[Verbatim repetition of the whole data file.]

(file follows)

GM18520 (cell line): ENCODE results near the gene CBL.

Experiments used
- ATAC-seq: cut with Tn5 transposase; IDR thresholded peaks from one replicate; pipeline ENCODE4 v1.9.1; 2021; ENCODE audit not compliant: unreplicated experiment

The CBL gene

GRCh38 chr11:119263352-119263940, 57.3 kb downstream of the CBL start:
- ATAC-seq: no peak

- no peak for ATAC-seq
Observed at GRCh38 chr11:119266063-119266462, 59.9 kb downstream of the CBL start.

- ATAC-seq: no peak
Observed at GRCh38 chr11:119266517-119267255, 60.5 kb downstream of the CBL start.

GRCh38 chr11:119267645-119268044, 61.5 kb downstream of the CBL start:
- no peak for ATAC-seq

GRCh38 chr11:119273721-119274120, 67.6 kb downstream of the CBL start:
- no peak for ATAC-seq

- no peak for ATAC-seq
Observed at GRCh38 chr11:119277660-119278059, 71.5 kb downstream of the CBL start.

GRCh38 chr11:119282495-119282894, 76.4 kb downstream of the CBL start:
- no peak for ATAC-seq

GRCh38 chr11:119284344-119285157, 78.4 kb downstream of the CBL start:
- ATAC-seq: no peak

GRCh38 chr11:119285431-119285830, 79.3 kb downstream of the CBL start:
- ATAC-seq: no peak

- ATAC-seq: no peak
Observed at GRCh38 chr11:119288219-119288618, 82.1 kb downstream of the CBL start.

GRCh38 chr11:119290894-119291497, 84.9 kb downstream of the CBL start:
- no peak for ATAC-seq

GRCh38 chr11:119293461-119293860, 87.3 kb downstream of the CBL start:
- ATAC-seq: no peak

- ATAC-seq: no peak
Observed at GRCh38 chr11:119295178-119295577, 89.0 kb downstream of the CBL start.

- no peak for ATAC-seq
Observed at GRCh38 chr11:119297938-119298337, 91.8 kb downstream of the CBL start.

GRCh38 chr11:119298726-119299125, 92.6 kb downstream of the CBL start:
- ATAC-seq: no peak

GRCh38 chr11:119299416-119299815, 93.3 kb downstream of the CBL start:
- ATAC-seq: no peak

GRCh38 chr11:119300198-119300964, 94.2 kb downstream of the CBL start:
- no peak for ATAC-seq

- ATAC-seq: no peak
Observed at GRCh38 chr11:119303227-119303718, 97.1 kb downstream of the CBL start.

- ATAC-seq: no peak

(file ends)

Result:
GM18520 (cell line): ENCODE results near the gene CBL.

Experiments used
- ATAC-seq: cut with Tn5 transposase; IDR thresholded peaks from one replicate; pipeline ENCODE4 v1.9.1; 2021; ENCODE audit not compliant: unreplicated experiment

The CBL gene

GRCh38 chr11:119263352-119263940, 57.3 kb downstream of the CBL start:
- ATAC-seq: no peak

- no peak for ATAC-seq
Observed at GRCh38 chr11:119266063-119266462, 59.9 kb downstream of the CBL start.

- ATAC-seq: no peak
Observed at GRCh38 chr11:119266517-119267255, 60.5 kb downstream of the CBL start.

GRCh38 chr11:119267645-119268044, 61.5 kb downstream of the CBL start:
- no peak for ATAC-seq

GRCh38 chr11:119273721-119274120, 67.6 kb downstream of the CBL start:
- no peak for ATAC-seq

- no peak for ATAC-seq
Observed at GRCh38 chr11:119277660-119278059, 71.5 kb downstream of the CBL start.

GRCh38 chr11:119282495-119282894, 76.4 kb downstream of the CBL start:
- no peak for ATAC-seq

GRCh38 chr11:119284344-119285157, 78.4 kb downstream of the CBL start:
- ATAC-seq: no peak

GRCh38 chr11:119285431-119285830, 79.3 kb downstream of the CBL start:
- ATAC-seq: no peak

- ATAC-seq: no peak
Observed at GRCh38 chr11:119288219-119288618, 82.1 kb downstream of the CBL start.

GRCh38 chr11:119290894-119291497, 84.9 kb downstream of the CBL start:
- no peak for ATAC-seq

GRCh38 chr11:119293461-119293860, 87.3 kb downstream of the CBL start:
- ATAC-seq: no peak

- ATAC-seq: no peak
Observed at GRCh38 chr11:119295178-119295577, 89.0 kb downstream of the CBL start.

- no peak for ATAC-seq
Observed at GRCh38 chr11:119297938-119298337, 91.8 kb downstream of the CBL start.

GRCh38 chr11:119298726-119299125, 92.6 kb downstream of the CBL start:
- ATAC-seq: no peak

GRCh38 chr11:119299416-119299815, 93.3 kb downstream of the CBL start:
- ATAC-seq: no peak

GRCh38 chr11:119300198-119300964, 94.2 kb downstream of the CBL start:
- no peak for ATAC-seq

- ATAC-seq: no peak
Observed at GRCh38 chr11:119303227-119303718, 97.1 kb downstream of the CBL start.

- ATAC-seq: no peak